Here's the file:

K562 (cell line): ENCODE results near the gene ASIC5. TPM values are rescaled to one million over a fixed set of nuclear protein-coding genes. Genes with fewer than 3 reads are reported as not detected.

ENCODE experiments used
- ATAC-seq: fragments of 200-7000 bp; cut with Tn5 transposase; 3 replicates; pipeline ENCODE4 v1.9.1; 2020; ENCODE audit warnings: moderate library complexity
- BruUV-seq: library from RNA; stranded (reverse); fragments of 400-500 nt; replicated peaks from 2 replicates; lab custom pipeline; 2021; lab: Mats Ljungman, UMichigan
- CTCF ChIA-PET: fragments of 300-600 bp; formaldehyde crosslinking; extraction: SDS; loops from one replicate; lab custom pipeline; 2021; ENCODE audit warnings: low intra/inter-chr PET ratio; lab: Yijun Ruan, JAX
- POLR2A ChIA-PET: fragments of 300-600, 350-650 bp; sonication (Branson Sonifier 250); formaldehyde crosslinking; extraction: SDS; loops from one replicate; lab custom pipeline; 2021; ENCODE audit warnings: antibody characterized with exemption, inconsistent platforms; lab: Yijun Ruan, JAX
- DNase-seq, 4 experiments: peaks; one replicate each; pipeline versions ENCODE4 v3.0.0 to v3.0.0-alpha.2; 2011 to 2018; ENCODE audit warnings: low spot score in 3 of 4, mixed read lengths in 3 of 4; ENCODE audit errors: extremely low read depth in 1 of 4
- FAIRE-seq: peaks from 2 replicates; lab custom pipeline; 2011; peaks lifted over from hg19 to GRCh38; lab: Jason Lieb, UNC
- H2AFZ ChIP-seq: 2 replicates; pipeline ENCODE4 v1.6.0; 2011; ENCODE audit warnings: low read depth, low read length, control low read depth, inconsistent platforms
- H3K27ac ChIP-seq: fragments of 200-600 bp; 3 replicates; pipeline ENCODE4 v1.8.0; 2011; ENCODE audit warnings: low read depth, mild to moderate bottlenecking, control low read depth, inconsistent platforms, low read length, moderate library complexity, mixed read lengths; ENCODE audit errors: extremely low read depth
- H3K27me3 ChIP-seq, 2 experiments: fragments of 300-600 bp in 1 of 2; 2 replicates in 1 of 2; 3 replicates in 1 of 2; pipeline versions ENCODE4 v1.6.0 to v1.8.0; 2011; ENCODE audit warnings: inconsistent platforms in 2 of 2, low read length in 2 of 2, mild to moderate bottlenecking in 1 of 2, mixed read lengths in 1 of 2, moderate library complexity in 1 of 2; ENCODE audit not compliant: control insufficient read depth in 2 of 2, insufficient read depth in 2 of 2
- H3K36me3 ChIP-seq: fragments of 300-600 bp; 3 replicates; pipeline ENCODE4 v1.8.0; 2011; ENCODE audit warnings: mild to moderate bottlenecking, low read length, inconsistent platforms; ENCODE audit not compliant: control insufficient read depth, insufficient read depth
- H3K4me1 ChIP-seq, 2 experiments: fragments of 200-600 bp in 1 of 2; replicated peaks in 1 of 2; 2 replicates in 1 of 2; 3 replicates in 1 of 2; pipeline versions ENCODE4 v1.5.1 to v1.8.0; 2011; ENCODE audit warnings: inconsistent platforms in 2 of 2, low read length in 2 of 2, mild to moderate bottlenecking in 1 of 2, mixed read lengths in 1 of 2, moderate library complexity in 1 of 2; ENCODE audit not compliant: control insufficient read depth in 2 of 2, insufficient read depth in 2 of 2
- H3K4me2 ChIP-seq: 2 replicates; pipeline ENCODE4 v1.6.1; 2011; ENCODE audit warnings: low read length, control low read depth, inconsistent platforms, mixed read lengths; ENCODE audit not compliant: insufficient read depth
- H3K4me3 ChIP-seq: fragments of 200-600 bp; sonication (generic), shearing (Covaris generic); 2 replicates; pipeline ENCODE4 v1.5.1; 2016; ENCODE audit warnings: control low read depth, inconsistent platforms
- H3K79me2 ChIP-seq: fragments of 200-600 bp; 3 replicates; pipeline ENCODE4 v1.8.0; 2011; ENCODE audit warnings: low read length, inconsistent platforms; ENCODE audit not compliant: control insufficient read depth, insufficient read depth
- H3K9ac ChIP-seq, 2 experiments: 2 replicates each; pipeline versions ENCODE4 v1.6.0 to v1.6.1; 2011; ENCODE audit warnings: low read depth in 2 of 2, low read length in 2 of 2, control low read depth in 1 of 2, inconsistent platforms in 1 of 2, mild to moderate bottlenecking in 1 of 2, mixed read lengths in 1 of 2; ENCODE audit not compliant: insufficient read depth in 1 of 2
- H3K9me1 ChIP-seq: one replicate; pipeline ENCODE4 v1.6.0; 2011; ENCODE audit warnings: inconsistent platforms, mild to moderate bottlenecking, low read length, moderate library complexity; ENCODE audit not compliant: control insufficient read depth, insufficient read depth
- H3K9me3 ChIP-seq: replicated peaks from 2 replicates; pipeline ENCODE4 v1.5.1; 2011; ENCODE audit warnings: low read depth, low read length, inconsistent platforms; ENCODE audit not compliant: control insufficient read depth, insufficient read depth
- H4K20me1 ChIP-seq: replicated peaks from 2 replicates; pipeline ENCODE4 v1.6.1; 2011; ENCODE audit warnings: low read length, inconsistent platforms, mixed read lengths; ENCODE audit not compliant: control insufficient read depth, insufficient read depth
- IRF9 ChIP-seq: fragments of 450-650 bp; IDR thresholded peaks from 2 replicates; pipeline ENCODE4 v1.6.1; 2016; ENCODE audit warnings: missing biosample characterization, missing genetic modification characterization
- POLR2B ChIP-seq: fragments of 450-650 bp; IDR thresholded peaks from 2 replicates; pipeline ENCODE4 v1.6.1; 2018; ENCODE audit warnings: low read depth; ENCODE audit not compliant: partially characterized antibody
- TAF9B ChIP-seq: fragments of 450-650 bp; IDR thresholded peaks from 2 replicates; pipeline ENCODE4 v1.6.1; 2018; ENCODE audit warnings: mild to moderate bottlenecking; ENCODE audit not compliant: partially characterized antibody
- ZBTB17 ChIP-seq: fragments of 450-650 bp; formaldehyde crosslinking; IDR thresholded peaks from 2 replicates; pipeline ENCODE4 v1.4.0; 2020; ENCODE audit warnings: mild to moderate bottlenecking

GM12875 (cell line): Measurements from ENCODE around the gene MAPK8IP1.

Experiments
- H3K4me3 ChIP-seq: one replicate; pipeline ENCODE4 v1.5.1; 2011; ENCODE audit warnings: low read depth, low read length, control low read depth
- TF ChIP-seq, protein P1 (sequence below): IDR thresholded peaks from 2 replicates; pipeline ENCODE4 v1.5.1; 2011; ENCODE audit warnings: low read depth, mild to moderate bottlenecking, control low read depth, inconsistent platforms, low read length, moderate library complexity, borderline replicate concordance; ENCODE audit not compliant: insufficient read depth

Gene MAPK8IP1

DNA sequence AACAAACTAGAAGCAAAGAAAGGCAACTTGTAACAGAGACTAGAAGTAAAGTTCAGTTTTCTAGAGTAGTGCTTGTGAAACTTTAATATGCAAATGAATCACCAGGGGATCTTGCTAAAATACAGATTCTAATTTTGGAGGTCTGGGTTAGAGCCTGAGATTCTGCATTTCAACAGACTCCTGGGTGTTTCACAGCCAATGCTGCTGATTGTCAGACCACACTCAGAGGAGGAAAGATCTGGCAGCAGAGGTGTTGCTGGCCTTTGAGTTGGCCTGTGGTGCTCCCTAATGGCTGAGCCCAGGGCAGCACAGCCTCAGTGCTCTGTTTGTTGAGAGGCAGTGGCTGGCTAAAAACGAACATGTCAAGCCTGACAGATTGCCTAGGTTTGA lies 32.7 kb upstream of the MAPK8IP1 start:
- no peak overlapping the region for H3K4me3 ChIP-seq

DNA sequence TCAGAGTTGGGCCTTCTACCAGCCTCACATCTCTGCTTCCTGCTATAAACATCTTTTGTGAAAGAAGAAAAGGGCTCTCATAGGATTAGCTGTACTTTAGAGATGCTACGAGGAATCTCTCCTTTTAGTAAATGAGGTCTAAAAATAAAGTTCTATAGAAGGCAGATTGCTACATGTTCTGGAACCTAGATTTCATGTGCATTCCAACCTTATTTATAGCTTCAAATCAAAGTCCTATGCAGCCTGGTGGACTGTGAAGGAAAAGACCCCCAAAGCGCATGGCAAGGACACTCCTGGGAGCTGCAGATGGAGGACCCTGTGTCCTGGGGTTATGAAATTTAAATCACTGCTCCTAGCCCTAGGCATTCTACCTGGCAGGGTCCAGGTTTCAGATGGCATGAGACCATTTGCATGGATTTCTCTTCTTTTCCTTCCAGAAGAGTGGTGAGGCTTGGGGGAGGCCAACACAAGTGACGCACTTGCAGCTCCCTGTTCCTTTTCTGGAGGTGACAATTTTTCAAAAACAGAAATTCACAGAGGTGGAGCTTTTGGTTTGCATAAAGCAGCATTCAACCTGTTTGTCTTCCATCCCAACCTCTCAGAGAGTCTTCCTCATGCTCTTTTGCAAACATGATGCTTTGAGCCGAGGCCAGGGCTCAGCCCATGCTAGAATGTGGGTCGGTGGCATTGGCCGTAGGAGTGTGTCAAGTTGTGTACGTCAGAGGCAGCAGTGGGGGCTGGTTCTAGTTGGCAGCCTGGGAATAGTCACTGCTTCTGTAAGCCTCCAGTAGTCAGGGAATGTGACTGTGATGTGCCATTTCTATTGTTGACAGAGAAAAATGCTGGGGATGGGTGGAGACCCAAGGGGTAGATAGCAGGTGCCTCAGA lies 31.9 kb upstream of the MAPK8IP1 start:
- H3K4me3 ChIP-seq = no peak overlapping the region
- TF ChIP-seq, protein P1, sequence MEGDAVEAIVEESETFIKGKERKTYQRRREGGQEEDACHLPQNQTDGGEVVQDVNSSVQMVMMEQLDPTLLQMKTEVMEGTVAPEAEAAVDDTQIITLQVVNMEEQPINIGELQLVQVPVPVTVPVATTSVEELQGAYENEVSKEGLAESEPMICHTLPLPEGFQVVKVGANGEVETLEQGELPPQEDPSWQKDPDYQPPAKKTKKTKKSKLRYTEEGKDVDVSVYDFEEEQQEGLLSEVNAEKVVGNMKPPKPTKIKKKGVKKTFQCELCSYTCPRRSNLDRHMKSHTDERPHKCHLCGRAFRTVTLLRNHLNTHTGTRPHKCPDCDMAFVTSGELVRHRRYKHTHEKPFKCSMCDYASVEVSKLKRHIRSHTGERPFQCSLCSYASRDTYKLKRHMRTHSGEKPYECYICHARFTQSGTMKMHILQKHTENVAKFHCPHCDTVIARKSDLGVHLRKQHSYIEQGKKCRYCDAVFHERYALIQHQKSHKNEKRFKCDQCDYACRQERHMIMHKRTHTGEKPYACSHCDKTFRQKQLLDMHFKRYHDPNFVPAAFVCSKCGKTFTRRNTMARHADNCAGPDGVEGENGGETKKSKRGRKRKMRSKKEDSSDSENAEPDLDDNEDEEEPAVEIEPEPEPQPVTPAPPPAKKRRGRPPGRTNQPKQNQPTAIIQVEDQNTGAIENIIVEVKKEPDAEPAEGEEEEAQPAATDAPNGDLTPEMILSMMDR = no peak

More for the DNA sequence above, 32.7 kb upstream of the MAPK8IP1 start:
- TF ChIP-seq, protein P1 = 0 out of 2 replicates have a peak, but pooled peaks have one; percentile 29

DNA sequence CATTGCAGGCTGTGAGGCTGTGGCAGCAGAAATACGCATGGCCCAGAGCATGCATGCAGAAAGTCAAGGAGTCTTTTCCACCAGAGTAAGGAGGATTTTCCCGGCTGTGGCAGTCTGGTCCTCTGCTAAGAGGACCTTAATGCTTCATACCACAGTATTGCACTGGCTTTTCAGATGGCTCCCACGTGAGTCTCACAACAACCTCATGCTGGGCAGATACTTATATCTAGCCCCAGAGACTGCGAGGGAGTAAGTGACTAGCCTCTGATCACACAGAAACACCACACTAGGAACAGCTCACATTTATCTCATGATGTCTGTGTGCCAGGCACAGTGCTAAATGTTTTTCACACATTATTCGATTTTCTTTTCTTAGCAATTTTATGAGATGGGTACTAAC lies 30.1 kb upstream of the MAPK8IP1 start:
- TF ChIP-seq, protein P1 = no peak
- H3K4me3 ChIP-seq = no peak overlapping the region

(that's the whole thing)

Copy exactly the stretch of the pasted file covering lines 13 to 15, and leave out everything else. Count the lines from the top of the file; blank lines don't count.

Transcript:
- H3K4me1 ChIP-seq, 2 experiments: fragments of 200-600 bp in 1 of 2; replicated peaks in 1 of 2; 2 replicates in 1 of 2; 3 replicates in 1 of 2; pipeline versions ENCODE4 v1.5.1 to v1.8.0; 2011; ENCODE audit warnings: inconsistent platforms in 2 of 2, low read length in 2 of 2, mild to moderate bottlenecking in 1 of 2, mixed read lengths in 1 of 2, moderate library complexity in 1 of 2; ENCODE audit not compliant: control insufficient read depth in 2 of 2, insufficient read depth in 2 of 2
- H3K4me2 ChIP-seq: 2 replicates; pipeline ENCODE4 v1.6.1; 2011; ENCODE audit warnings: low read length, control low read depth, inconsistent platforms, mixed read lengths; ENCODE audit not compliant: insufficient read depth
- H3K4me3 ChIP-seq: fragments of 200-600 bp; sonication (generic), shearing (Covaris generic); 2 replicates; pipeline ENCODE4 v1.5.1; 2016; ENCODE audit warnings: control low read depth, inconsistent platforms